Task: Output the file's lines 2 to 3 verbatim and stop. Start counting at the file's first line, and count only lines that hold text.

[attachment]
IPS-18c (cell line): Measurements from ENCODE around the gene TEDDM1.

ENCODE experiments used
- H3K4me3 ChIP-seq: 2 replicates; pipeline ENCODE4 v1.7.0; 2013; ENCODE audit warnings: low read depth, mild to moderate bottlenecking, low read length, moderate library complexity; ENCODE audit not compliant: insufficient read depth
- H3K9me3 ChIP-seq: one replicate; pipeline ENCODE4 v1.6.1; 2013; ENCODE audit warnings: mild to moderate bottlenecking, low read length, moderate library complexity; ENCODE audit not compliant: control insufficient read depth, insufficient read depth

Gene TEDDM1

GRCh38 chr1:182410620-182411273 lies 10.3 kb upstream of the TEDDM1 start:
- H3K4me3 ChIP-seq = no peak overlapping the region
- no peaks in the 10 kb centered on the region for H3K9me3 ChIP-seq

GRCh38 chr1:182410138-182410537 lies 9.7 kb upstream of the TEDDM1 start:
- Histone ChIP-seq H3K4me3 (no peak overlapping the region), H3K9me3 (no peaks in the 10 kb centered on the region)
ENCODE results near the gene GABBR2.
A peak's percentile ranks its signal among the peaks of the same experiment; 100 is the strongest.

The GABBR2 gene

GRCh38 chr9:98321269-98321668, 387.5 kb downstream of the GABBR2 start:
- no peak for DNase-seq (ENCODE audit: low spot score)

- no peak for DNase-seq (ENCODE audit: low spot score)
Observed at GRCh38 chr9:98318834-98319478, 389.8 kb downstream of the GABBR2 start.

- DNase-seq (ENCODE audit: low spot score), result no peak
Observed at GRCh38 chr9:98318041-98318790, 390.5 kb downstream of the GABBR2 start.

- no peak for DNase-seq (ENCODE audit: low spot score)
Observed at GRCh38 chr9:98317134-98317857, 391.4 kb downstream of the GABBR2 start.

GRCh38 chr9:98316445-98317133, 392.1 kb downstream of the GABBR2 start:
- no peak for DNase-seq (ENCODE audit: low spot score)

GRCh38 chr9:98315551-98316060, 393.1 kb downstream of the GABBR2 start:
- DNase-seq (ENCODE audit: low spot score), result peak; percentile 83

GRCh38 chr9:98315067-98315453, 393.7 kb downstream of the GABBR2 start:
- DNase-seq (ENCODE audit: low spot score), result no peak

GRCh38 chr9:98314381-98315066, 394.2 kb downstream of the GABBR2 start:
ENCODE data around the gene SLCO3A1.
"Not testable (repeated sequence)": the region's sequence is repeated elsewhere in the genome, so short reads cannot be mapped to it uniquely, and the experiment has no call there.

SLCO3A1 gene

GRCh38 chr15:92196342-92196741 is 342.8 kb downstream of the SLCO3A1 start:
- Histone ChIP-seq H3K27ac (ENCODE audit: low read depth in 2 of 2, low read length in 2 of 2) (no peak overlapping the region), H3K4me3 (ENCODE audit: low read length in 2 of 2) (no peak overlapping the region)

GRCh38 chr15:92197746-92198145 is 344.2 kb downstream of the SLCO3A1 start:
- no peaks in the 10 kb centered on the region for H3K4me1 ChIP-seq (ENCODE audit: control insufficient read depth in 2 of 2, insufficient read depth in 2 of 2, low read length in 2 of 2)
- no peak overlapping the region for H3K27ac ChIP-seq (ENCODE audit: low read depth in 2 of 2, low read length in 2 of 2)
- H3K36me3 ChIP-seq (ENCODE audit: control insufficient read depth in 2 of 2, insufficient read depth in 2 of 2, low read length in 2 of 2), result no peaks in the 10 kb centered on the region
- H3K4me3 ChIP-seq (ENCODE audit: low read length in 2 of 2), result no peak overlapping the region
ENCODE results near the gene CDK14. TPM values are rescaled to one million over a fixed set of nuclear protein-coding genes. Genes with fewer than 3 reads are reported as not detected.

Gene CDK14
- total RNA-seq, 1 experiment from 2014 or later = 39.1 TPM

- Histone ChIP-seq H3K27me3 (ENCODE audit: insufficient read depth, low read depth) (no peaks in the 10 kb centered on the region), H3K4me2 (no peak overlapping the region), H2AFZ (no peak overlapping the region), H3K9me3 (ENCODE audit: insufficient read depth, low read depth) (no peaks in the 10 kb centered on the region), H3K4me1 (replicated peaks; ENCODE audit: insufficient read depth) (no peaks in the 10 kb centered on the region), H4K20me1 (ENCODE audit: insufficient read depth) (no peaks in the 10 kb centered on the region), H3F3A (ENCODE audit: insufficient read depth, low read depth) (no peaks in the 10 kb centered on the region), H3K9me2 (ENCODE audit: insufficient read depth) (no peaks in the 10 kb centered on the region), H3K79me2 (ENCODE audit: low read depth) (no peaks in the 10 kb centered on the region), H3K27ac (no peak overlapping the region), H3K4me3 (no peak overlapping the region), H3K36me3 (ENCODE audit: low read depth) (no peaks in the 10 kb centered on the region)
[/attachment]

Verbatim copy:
ENCODE experiments used
- H3K4me3 ChIP-seq: 2 replicates; pipeline ENCODE4 v1.7.0; 2013; ENCODE audit warnings: low read depth, mild to moderate bottlenecking, low read length, moderate library complexity; ENCODE audit not compliant: insufficient read depth